After a brief moment in the sun, stable-value managers are once again seeing cash flows heading south in the shadow of a rising stock market.
But even as the market hit new highs last month, the managers still see a silver lining for their accounts.
Firms that experienced as much as a 30% boost in transfers to stable-value accounts in August and September are now reporting flat or negative cash flows as participants apparently regain confidence in the U.S. stock market.
At PRIMCO Capital Management, Louisville, Ky., the amount of cash flow as a percentage of total assets moved from 2% in August to -0.3% through Nov. 11. The firm manages a total of $21 billion.
"It's a big enough slice that we can see a shift," said Kim McCarrel, portfolio manager for the firm.
Kathleen D. Rooney, vice president and stable-value portfolio manager at New York-based J.P. Morgan Investment Management, said it's not the severe negative cash flow managers have seen in other times. It's more rationalized, she said, adding that right now it's hard to say which individuals are doing the moving.
"You probably aren't going to see the decline we have seen in the past because that was due to employees adding options and education," Ms. Rooney said.
She and her colleague Alexander Y. Fitzburgh, vice president and head of the stable value team, agree movement in cash flows is a reflection of the equity market.
In an analysis of the firm's clients, one plan that had positive inflows to its stable value option of 3.94% at the end of August had a -0.75% cash flow as of Nov. 20.
Another plan also illustrated a drop in stable value transfers from 0.62% in October to -0.82% in November. The plan had been posting positive numbers in August and September.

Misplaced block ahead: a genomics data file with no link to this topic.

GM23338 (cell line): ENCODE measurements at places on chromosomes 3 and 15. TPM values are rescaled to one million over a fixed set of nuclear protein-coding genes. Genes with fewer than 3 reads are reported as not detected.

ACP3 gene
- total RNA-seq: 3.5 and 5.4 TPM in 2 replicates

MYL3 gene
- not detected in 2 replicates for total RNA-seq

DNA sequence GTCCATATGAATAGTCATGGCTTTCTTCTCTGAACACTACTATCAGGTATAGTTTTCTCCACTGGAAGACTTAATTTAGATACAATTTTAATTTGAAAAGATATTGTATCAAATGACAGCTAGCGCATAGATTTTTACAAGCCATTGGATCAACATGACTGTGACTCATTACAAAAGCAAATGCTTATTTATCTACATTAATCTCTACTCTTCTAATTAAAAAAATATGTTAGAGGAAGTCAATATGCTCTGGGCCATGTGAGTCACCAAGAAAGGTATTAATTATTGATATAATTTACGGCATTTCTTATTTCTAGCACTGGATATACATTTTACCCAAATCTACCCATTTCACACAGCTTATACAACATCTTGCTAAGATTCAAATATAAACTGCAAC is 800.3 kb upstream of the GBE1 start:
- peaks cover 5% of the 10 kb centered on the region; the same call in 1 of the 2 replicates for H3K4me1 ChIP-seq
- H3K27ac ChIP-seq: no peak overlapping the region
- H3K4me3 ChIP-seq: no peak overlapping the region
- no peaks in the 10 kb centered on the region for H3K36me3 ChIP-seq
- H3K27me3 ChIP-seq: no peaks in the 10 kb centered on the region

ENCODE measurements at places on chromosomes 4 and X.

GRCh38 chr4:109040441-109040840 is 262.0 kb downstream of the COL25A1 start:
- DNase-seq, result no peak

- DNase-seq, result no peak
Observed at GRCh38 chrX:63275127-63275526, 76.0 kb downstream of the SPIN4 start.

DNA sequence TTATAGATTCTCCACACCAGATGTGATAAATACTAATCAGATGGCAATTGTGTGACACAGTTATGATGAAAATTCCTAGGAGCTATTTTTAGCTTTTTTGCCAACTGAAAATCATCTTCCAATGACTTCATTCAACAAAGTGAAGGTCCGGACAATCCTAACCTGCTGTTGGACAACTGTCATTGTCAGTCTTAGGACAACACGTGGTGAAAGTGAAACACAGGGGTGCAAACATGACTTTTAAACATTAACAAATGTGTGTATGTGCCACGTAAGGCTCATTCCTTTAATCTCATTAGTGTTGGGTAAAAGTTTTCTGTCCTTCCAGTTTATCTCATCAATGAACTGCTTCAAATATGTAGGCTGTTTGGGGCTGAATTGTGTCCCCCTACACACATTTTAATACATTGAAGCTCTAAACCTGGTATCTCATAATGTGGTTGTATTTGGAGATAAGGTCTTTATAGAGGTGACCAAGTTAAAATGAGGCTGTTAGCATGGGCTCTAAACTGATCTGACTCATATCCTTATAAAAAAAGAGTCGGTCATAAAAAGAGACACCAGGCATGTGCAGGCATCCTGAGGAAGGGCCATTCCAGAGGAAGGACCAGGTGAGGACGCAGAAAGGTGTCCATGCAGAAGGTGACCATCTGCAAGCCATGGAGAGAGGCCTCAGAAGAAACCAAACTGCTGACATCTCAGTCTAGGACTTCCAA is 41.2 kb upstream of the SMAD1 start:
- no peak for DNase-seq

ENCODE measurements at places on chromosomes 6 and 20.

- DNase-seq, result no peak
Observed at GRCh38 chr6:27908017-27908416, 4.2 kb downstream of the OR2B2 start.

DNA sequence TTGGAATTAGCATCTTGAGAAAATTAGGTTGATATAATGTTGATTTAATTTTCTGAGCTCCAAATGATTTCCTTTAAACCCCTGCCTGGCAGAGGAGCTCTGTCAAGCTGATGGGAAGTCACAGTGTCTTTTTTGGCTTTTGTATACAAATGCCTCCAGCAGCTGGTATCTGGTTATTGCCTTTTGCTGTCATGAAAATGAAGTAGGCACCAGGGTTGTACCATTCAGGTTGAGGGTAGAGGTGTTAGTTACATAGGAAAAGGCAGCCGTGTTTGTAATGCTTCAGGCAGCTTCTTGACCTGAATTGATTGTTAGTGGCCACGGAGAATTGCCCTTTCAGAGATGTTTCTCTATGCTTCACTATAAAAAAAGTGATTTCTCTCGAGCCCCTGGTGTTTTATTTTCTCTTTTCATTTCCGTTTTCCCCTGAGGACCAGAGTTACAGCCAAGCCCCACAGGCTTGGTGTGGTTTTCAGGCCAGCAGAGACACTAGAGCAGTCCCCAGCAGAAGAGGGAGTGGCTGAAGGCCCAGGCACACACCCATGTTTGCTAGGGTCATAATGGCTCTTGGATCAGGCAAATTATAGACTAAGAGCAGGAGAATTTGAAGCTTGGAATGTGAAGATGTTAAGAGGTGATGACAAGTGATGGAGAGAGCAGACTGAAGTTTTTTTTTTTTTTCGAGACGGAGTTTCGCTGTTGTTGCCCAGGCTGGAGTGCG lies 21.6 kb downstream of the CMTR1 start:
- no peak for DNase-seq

When looking at individual plans it's important to note the number of retirees in the plan (because they are less likely to chase equity returns) and whether the plan offers a stock option, Ms. Rooney added.
In both plans, there were positive inflows in the month of October. Ms. Rooney said this could be due to participants reacting to their account balances at the end of September.
J.P. Morgan manages $10.7 billion in stable-value products.
Smaller firms also noted a shift.
Galliard Capital Management, Minneapolis, has seen virtually flat cash flows and, with several clients, slightly negative cash flows, said Karl Tourville, managing partner. Of the $3 billion Galliard manages in stable value, the firm saw net inflows of about $3.5 million from the end of September through Nov. 14.
Peter Bowles, president and chief investment officer of Fiduciary Capital Management, Woodbury, Conn., said that even though cash flows have flattened, they still are better than six months ago. "As maturities come due we know we will have money to reinvest, and that wasn't the case six months to a year ago," he said.
FCM, with $1.3 billion under management, has flows ranging from flat to moderately positive. Mr. Bowles declined to give specific numbers.
Participants simply had their confidence shaken with the downturn in the market in August and September, Mr. Bowles said.
New York-based Bankers Trust Co.'s Eric Kirsch agrees. As managing director overseeing stable value, Mr. Kirsch has noticed participants "are not running back into equities."
Bankers Trust's stable-value cash flows have been flat the past month to month and a half, which still remains better than flows earlier in the year, he added. Bankers manages $12.5 billion in stable value.